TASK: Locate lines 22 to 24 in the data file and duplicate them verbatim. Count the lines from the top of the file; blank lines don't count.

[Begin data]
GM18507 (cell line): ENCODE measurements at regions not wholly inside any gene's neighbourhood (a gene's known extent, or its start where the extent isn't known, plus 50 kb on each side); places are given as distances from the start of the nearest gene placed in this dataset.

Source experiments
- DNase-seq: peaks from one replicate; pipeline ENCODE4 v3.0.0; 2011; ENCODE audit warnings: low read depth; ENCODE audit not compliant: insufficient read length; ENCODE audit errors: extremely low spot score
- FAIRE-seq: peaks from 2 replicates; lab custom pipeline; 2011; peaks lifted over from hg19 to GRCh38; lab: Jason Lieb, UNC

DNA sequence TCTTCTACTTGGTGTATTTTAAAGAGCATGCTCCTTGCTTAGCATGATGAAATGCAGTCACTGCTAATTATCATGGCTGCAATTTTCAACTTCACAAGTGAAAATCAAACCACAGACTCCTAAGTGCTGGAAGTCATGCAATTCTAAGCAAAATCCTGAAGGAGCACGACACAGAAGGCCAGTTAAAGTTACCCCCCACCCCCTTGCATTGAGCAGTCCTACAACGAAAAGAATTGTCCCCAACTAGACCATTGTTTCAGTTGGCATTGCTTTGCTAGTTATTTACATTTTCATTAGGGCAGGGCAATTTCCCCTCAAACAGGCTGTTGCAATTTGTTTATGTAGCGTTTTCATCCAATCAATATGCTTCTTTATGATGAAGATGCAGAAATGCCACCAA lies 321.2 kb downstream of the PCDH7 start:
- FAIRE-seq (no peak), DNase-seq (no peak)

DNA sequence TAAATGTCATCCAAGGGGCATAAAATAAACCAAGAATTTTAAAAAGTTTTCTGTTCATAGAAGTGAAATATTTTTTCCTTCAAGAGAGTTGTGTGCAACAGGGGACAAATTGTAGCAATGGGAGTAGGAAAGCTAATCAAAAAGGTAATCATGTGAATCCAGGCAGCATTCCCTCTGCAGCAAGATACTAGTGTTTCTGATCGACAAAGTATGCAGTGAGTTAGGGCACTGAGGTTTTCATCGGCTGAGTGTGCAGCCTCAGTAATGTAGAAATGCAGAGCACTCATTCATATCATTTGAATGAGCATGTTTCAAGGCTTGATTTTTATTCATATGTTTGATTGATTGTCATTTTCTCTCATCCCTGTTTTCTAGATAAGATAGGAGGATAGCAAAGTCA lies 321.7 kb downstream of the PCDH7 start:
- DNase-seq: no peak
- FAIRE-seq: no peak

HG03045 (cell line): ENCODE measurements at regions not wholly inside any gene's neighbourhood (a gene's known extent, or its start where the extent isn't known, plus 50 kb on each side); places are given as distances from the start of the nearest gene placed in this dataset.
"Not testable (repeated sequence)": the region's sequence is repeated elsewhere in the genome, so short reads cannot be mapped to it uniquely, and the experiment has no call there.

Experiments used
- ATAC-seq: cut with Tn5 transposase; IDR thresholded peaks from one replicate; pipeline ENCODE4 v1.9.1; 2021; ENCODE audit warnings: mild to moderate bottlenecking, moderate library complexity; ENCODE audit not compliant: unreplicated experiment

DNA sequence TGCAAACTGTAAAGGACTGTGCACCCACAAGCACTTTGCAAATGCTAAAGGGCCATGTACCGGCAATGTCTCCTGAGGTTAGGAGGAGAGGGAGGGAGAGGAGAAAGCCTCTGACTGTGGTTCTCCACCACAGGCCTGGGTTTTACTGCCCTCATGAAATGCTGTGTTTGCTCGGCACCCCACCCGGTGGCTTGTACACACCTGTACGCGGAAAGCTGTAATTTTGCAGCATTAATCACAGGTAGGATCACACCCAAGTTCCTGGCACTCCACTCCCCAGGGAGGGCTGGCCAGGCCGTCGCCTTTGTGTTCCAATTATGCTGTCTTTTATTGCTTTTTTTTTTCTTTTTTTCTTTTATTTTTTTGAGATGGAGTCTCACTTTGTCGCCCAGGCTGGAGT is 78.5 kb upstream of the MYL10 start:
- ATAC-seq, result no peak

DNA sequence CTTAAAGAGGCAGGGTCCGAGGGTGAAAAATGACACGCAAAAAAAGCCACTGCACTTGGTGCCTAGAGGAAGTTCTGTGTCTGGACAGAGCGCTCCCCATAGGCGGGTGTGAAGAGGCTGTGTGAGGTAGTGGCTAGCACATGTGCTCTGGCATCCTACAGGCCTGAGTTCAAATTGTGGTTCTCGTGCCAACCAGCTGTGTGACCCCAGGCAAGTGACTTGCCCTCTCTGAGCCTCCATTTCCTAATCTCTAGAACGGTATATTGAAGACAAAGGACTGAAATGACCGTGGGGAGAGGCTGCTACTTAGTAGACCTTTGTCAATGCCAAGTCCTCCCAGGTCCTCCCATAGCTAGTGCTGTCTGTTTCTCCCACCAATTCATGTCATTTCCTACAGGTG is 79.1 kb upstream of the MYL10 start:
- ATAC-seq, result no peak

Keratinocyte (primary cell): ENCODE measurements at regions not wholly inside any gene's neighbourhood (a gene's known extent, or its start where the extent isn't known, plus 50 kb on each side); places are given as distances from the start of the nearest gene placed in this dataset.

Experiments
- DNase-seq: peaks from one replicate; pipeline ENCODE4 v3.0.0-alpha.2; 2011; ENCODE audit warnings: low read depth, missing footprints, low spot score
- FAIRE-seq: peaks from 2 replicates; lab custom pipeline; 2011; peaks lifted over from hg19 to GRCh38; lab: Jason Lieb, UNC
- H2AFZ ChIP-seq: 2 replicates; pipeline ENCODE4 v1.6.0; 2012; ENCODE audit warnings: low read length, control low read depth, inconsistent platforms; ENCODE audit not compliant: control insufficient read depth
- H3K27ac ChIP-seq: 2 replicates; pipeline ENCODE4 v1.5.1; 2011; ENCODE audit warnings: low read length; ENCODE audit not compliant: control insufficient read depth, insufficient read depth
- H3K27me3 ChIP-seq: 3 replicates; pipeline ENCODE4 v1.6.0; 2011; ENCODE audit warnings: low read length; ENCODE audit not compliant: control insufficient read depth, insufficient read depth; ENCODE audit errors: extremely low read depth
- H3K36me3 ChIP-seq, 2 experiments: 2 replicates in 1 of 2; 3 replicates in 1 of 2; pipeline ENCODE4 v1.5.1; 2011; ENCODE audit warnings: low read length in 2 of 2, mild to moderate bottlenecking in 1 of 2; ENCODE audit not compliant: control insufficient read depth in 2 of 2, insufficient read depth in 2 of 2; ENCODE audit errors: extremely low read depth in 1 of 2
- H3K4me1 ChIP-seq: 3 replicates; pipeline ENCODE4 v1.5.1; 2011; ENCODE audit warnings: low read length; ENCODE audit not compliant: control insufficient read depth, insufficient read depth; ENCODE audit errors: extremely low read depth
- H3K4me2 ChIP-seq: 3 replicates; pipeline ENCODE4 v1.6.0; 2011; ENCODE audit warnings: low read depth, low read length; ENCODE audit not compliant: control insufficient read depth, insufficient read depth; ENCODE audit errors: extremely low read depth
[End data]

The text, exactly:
- H2AFZ ChIP-seq: 2 replicates; pipeline ENCODE4 v1.6.0; 2012; ENCODE audit warnings: low read length, control low read depth, inconsistent platforms; ENCODE audit not compliant: control insufficient read depth
- H3K27ac ChIP-seq: 2 replicates; pipeline ENCODE4 v1.5.1; 2011; ENCODE audit warnings: low read length; ENCODE audit not compliant: control insufficient read depth, insufficient read depth
- H3K27me3 ChIP-seq: 3 replicates; pipeline ENCODE4 v1.6.0; 2011; ENCODE audit warnings: low read length; ENCODE audit not compliant: control insufficient read depth, insufficient read depth; ENCODE audit errors: extremely low read depth